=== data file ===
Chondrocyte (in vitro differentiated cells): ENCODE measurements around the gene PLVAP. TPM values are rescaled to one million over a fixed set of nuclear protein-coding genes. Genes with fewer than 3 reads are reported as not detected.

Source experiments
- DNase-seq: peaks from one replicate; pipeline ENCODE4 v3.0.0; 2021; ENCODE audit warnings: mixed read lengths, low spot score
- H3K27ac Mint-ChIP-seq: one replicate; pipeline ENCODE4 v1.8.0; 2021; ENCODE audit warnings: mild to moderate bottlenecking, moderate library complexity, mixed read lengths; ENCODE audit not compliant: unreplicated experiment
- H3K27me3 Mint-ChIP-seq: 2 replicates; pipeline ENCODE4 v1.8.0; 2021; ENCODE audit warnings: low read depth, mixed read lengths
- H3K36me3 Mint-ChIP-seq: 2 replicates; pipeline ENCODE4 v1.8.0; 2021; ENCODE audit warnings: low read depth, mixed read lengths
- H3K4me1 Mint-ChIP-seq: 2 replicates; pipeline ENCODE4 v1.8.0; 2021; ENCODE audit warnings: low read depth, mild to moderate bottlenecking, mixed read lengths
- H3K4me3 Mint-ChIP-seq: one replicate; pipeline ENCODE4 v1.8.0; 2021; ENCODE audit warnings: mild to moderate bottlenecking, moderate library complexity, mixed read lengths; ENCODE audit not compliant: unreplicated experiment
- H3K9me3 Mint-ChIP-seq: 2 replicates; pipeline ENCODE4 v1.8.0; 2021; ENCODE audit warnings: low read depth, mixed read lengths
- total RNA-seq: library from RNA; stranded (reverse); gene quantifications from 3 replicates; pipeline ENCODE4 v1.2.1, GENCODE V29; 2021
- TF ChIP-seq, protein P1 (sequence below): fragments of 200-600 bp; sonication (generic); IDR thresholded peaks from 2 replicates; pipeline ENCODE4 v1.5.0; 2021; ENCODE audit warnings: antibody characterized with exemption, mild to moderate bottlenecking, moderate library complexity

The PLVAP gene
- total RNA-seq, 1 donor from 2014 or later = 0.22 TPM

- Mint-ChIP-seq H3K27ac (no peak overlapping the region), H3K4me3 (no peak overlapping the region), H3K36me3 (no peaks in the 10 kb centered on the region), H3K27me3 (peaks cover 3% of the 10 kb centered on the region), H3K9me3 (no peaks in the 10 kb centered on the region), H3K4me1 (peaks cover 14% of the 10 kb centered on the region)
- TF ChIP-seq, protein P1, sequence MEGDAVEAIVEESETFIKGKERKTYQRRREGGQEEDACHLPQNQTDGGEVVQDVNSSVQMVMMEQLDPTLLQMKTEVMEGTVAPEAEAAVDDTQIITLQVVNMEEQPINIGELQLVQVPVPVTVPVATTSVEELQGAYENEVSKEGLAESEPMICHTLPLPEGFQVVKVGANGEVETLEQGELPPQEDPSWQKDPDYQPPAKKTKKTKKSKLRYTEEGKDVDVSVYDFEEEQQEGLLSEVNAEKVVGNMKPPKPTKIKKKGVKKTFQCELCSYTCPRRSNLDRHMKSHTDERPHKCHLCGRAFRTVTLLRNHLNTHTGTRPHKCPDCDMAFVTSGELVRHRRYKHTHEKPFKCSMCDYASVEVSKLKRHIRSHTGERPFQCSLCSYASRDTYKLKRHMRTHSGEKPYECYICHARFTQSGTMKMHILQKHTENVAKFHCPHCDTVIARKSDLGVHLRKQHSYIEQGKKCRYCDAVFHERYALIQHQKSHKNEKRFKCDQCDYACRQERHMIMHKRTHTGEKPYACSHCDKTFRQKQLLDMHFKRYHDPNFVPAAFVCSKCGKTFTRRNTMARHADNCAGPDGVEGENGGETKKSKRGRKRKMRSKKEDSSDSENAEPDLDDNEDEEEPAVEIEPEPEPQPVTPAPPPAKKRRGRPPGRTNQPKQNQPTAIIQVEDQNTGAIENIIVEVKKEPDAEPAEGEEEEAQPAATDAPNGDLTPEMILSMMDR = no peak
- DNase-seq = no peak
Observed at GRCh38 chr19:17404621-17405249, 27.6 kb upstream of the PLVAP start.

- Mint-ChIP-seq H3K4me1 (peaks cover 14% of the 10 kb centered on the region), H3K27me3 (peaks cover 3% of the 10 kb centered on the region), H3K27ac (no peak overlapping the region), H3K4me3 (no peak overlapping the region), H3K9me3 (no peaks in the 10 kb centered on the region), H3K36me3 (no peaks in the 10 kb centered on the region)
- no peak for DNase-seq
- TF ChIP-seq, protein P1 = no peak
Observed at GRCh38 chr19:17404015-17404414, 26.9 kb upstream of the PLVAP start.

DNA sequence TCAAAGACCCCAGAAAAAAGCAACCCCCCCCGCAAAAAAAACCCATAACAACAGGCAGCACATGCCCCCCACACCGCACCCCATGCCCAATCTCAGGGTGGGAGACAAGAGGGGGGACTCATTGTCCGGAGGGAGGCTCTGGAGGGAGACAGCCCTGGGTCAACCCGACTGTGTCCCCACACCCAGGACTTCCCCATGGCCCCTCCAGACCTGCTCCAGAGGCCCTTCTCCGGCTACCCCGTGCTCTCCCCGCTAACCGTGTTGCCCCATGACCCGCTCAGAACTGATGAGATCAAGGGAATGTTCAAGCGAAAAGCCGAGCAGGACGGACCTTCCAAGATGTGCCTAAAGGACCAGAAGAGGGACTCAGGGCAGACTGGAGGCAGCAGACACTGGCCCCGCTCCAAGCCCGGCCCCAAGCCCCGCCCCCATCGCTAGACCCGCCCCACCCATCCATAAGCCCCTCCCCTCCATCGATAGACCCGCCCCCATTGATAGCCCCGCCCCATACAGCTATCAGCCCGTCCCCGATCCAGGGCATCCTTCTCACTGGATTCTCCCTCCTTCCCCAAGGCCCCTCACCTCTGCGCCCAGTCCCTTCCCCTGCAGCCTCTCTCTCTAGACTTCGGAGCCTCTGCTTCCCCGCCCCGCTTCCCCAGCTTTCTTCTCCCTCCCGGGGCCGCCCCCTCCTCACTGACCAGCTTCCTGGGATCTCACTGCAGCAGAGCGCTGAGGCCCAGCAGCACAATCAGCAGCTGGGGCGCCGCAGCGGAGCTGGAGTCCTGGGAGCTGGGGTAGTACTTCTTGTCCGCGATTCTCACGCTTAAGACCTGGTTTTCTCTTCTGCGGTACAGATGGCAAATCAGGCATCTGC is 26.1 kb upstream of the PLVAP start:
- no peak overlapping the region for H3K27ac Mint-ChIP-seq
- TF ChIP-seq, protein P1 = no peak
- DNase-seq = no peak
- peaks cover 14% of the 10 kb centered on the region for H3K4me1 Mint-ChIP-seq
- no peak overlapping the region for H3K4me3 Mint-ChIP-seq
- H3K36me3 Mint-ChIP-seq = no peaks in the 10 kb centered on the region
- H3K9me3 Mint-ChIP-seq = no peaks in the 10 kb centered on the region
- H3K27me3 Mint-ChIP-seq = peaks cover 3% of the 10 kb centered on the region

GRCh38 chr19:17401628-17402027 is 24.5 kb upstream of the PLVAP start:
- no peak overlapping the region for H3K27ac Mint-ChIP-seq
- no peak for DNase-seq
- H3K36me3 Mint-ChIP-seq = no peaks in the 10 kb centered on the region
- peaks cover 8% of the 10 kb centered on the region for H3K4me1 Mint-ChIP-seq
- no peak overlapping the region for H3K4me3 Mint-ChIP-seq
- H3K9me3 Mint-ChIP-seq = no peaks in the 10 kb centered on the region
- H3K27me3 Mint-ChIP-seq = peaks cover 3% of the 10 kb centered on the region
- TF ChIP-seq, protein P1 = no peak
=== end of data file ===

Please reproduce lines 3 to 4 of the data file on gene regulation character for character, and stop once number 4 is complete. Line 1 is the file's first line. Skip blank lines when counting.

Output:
- DNase-seq: peaks from one replicate; pipeline ENCODE4 v3.0.0; 2021; ENCODE audit warnings: mixed read lengths, low spot score
- H3K27ac Mint-ChIP-seq: one replicate; pipeline ENCODE4 v1.8.0; 2021; ENCODE audit warnings: mild to moderate bottlenecking, moderate library complexity, mixed read lengths; ENCODE audit not compliant: unreplicated experiment